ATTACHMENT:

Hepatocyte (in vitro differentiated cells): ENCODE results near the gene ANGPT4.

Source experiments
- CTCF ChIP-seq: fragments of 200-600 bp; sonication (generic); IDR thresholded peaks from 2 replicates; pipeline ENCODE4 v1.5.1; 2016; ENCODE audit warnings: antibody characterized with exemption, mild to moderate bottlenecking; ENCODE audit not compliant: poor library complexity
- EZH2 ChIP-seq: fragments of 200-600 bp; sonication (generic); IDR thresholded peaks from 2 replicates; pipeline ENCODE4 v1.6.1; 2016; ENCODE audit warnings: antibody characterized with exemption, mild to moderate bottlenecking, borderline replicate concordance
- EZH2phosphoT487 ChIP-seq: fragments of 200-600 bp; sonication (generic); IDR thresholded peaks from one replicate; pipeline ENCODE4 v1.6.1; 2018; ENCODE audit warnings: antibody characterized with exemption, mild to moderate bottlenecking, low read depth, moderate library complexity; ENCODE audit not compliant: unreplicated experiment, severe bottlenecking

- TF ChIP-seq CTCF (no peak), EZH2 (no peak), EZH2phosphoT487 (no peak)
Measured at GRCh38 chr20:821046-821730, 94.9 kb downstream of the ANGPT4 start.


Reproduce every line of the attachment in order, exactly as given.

Hepatocyte (in vitro differentiated cells): ENCODE results near the gene ANGPT4.

Source experiments
- CTCF ChIP-seq: fragments of 200-600 bp; sonication (generic); IDR thresholded peaks from 2 replicates; pipeline ENCODE4 v1.5.1; 2016; ENCODE audit warnings: antibody characterized with exemption, mild to moderate bottlenecking; ENCODE audit not compliant: poor library complexity
- EZH2 ChIP-seq: fragments of 200-600 bp; sonication (generic); IDR thresholded peaks from 2 replicates; pipeline ENCODE4 v1.6.1; 2016; ENCODE audit warnings: antibody characterized with exemption, mild to moderate bottlenecking, borderline replicate concordance
- EZH2phosphoT487 ChIP-seq: fragments of 200-600 bp; sonication (generic); IDR thresholded peaks from one replicate; pipeline ENCODE4 v1.6.1; 2018; ENCODE audit warnings: antibody characterized with exemption, mild to moderate bottlenecking, low read depth, moderate library complexity; ENCODE audit not compliant: unreplicated experiment, severe bottlenecking

- TF ChIP-seq CTCF (no peak), EZH2 (no peak), EZH2phosphoT487 (no peak)
Measured at GRCh38 chr20:821046-821730, 94.9 kb downstream of the ANGPT4 start.